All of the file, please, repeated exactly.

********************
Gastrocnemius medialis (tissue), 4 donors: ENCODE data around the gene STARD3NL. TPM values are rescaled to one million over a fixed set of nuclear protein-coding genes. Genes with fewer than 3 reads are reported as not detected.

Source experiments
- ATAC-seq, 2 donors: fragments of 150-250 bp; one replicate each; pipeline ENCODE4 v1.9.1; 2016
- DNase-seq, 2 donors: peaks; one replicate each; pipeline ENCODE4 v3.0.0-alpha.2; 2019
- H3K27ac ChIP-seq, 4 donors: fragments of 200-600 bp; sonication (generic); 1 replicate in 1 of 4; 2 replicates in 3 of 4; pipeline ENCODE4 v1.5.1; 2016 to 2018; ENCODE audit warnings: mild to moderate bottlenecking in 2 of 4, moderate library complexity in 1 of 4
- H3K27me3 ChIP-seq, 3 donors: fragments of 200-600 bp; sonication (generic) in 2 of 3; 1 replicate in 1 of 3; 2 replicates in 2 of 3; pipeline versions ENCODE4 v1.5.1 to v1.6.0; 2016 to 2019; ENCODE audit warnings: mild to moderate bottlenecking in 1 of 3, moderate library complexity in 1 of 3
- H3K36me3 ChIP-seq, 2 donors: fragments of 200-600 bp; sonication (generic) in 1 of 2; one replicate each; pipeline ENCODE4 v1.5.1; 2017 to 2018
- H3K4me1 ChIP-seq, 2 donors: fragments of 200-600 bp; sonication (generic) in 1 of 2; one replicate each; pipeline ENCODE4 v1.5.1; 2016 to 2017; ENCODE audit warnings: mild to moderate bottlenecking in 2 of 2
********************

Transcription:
Gastrocnemius medialis (tissue), 4 donors: ENCODE data around the gene STARD3NL. TPM values are rescaled to one million over a fixed set of nuclear protein-coding genes. Genes with fewer than 3 reads are reported as not detected.

Source experiments
- ATAC-seq, 2 donors: fragments of 150-250 bp; one replicate each; pipeline ENCODE4 v1.9.1; 2016
- DNase-seq, 2 donors: peaks; one replicate each; pipeline ENCODE4 v3.0.0-alpha.2; 2019
- H3K27ac ChIP-seq, 4 donors: fragments of 200-600 bp; sonication (generic); 1 replicate in 1 of 4; 2 replicates in 3 of 4; pipeline ENCODE4 v1.5.1; 2016 to 2018; ENCODE audit warnings: mild to moderate bottlenecking in 2 of 4, moderate library complexity in 1 of 4
- H3K27me3 ChIP-seq, 3 donors: fragments of 200-600 bp; sonication (generic) in 2 of 3; 1 replicate in 1 of 3; 2 replicates in 2 of 3; pipeline versions ENCODE4 v1.5.1 to v1.6.0; 2016 to 2019; ENCODE audit warnings: mild to moderate bottlenecking in 1 of 3, moderate library complexity in 1 of 3
- H3K36me3 ChIP-seq, 2 donors: fragments of 200-600 bp; sonication (generic) in 1 of 2; one replicate each; pipeline ENCODE4 v1.5.1; 2017 to 2018
- H3K4me1 ChIP-seq, 2 donors: fragments of 200-600 bp; sonication (generic) in 1 of 2; one replicate each; pipeline ENCODE4 v1.5.1; 2016 to 2017; ENCODE audit warnings: mild to moderate bottlenecking in 2 of 2